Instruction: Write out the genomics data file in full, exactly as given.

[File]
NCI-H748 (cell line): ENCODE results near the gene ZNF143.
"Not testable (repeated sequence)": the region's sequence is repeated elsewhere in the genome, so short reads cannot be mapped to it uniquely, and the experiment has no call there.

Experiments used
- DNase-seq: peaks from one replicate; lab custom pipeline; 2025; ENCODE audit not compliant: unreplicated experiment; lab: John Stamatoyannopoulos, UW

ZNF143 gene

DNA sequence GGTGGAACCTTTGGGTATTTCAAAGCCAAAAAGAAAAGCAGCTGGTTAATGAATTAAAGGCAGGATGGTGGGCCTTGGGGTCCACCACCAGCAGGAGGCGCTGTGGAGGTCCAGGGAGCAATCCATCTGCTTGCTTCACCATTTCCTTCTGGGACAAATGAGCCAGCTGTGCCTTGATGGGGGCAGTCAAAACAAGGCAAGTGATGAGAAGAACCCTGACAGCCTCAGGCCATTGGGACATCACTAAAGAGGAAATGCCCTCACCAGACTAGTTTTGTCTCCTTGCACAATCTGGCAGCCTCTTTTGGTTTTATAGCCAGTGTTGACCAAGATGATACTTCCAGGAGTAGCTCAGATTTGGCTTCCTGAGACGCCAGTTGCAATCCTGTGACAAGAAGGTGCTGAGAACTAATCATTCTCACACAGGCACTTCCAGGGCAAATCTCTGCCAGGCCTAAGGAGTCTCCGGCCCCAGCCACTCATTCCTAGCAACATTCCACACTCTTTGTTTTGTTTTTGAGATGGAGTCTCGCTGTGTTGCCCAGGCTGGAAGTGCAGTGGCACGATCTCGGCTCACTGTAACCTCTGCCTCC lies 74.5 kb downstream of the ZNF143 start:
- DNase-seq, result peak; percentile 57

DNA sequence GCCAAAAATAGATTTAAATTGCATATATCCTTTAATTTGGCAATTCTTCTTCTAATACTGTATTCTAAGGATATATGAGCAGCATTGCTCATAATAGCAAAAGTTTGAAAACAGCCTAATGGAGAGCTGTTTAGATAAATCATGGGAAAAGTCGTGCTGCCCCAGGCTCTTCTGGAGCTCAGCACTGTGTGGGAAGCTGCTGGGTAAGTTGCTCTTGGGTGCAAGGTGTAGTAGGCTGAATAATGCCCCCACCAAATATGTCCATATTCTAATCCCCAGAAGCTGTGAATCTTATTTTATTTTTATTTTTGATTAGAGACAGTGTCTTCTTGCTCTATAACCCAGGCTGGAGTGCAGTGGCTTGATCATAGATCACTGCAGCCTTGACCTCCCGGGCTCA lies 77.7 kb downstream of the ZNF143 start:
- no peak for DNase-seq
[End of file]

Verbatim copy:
NCI-H748 (cell line): ENCODE results near the gene ZNF143.
"Not testable (repeated sequence)": the region's sequence is repeated elsewhere in the genome, so short reads cannot be mapped to it uniquely, and the experiment has no call there.

Experiments used
- DNase-seq: peaks from one replicate; lab custom pipeline; 2025; ENCODE audit not compliant: unreplicated experiment; lab: John Stamatoyannopoulos, UW

ZNF143 gene

DNA sequence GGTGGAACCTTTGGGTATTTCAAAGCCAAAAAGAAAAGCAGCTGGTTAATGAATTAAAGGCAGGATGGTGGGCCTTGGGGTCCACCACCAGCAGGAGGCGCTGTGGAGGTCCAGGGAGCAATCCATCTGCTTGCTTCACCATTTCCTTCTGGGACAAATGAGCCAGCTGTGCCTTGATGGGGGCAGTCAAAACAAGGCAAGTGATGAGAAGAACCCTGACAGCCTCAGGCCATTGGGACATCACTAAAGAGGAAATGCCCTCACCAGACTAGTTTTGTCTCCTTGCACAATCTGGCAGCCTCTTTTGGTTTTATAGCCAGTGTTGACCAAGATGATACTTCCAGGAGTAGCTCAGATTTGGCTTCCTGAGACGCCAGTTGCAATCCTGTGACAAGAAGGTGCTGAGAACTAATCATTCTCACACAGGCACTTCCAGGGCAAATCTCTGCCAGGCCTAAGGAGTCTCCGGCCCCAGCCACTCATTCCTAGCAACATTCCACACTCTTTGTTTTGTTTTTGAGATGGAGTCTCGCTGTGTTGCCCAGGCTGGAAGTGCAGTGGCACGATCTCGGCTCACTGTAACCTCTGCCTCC lies 74.5 kb downstream of the ZNF143 start:
- DNase-seq, result peak; percentile 57

DNA sequence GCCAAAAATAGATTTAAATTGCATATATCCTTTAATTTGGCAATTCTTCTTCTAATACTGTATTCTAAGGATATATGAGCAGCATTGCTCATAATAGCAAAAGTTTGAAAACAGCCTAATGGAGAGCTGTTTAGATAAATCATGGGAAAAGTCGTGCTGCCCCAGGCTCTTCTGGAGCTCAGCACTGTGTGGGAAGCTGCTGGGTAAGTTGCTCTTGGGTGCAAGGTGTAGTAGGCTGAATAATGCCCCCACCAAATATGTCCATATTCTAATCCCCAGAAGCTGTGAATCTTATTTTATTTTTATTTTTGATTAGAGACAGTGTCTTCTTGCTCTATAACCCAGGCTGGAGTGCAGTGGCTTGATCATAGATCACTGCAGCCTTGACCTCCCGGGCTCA lies 77.7 kb downstream of the ZNF143 start:
- no peak for DNase-seq